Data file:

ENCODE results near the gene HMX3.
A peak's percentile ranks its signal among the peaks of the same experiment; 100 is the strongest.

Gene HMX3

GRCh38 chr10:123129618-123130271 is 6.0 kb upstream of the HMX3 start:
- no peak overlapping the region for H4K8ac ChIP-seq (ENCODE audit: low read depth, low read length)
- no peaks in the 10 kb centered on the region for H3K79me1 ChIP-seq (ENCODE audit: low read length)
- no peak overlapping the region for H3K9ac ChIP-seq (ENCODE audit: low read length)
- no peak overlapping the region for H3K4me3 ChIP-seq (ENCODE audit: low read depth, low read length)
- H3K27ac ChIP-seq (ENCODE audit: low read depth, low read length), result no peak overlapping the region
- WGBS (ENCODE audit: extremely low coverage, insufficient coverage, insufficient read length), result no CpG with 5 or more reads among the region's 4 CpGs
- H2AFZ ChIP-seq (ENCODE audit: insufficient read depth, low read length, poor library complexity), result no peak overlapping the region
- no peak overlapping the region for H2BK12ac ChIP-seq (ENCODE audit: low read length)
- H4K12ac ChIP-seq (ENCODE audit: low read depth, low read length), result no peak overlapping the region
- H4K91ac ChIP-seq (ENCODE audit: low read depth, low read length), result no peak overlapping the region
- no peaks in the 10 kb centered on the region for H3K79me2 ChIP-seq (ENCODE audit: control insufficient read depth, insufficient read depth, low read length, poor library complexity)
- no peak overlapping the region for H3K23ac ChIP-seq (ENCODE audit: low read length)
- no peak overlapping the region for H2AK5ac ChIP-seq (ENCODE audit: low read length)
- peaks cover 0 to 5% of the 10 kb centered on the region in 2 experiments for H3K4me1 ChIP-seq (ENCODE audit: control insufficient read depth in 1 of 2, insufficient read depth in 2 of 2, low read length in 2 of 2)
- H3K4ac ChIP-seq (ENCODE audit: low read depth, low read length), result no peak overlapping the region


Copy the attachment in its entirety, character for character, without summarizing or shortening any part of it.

ENCODE results near the gene HMX3.
A peak's percentile ranks its signal among the peaks of the same experiment; 100 is the strongest.

Gene HMX3

GRCh38 chr10:123129618-123130271 is 6.0 kb upstream of the HMX3 start:
- no peak overlapping the region for H4K8ac ChIP-seq (ENCODE audit: low read depth, low read length)
- no peaks in the 10 kb centered on the region for H3K79me1 ChIP-seq (ENCODE audit: low read length)
- no peak overlapping the region for H3K9ac ChIP-seq (ENCODE audit: low read length)
- no peak overlapping the region for H3K4me3 ChIP-seq (ENCODE audit: low read depth, low read length)
- H3K27ac ChIP-seq (ENCODE audit: low read depth, low read length), result no peak overlapping the region
- WGBS (ENCODE audit: extremely low coverage, insufficient coverage, insufficient read length), result no CpG with 5 or more reads among the region's 4 CpGs
- H2AFZ ChIP-seq (ENCODE audit: insufficient read depth, low read length, poor library complexity), result no peak overlapping the region
- no peak overlapping the region for H2BK12ac ChIP-seq (ENCODE audit: low read length)
- H4K12ac ChIP-seq (ENCODE audit: low read depth, low read length), result no peak overlapping the region
- H4K91ac ChIP-seq (ENCODE audit: low read depth, low read length), result no peak overlapping the region
- no peaks in the 10 kb centered on the region for H3K79me2 ChIP-seq (ENCODE audit: control insufficient read depth, insufficient read depth, low read length, poor library complexity)
- no peak overlapping the region for H3K23ac ChIP-seq (ENCODE audit: low read length)
- no peak overlapping the region for H2AK5ac ChIP-seq (ENCODE audit: low read length)
- peaks cover 0 to 5% of the 10 kb centered on the region in 2 experiments for H3K4me1 ChIP-seq (ENCODE audit: control insufficient read depth in 1 of 2, insufficient read depth in 2 of 2, low read length in 2 of 2)
- H3K4ac ChIP-seq (ENCODE audit: low read depth, low read length), result no peak overlapping the region